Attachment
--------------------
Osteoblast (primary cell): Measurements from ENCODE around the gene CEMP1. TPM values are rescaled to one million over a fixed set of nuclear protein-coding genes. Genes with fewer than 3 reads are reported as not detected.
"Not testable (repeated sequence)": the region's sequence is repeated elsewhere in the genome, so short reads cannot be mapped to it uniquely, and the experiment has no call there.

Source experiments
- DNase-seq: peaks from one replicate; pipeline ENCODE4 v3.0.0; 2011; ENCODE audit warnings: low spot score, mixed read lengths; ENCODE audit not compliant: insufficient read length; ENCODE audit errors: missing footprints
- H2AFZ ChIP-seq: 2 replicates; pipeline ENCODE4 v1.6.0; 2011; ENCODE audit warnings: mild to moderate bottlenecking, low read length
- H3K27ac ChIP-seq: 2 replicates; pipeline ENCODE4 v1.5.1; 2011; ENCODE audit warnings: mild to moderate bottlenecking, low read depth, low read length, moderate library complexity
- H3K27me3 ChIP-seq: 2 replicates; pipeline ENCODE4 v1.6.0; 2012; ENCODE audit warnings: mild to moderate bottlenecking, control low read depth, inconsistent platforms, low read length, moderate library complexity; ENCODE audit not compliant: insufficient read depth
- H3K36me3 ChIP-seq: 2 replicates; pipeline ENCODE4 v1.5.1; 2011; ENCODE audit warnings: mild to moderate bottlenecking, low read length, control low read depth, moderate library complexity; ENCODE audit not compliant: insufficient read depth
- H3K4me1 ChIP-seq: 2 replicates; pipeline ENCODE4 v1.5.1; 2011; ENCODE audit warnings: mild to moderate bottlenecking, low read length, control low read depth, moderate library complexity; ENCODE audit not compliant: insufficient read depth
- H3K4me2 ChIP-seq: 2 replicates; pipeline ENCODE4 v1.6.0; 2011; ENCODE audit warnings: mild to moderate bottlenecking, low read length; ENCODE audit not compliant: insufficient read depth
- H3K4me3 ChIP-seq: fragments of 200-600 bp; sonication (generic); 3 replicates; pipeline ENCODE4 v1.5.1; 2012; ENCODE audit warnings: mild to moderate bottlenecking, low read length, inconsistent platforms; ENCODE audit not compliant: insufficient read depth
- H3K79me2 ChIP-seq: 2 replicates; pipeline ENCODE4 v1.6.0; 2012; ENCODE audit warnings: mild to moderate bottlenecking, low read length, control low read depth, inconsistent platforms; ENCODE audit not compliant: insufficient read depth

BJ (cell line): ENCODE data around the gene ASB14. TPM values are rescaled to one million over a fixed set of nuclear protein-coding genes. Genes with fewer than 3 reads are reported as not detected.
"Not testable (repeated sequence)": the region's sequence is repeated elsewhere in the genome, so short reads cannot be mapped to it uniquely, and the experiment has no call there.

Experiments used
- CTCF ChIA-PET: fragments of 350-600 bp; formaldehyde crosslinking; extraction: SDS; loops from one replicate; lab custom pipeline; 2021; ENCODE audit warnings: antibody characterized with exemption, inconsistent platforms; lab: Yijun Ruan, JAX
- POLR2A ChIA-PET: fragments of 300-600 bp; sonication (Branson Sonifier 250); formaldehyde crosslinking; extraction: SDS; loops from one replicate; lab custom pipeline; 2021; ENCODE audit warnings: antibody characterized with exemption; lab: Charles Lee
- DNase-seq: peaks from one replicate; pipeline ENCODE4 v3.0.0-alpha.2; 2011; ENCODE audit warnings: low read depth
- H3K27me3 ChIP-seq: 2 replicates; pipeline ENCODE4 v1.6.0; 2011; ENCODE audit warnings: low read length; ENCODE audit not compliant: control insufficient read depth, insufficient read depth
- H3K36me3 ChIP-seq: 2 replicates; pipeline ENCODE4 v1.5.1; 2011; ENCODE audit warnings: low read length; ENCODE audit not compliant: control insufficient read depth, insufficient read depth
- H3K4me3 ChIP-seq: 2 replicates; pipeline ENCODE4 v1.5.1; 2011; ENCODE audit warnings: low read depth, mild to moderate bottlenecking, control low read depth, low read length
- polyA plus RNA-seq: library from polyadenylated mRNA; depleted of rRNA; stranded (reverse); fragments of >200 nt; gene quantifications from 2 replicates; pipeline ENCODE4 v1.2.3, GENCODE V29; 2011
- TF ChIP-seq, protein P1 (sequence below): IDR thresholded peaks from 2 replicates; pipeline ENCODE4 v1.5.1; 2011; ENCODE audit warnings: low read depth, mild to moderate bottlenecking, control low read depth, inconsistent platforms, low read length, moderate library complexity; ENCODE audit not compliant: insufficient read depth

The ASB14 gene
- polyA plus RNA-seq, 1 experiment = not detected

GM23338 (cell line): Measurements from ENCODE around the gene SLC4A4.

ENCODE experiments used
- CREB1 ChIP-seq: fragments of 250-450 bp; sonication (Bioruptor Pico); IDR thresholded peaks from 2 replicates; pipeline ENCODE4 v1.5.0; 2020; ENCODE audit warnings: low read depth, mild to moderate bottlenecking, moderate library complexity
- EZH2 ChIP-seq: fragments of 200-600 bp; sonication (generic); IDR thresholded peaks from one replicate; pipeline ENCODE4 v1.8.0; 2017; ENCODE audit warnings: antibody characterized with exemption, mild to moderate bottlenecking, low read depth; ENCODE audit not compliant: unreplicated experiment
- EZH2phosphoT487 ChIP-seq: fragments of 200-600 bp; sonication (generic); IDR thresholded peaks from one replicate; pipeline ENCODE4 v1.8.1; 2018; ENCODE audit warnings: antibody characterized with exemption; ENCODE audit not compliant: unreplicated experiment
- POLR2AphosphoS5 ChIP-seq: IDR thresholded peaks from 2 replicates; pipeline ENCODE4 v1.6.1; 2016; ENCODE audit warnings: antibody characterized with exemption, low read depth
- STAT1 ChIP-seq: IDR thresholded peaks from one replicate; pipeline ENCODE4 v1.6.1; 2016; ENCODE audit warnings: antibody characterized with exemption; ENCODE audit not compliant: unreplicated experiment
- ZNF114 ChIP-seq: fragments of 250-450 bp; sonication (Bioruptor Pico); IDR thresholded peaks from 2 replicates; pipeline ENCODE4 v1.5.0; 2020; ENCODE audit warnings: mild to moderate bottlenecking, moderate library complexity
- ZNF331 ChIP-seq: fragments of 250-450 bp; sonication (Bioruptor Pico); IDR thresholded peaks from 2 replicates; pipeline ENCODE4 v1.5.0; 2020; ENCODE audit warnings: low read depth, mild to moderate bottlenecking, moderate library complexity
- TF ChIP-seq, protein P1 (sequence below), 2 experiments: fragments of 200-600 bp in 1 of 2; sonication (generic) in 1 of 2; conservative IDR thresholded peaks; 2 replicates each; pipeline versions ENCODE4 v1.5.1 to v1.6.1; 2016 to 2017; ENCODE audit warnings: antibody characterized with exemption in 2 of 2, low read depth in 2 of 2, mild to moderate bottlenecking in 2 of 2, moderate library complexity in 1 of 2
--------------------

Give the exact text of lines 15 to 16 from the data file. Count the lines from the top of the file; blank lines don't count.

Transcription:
Experiments used
- CTCF ChIA-PET: fragments of 350-600 bp; formaldehyde crosslinking; extraction: SDS; loops from one replicate; lab custom pipeline; 2021; ENCODE audit warnings: antibody characterized with exemption, inconsistent platforms; lab: Yijun Ruan, JAX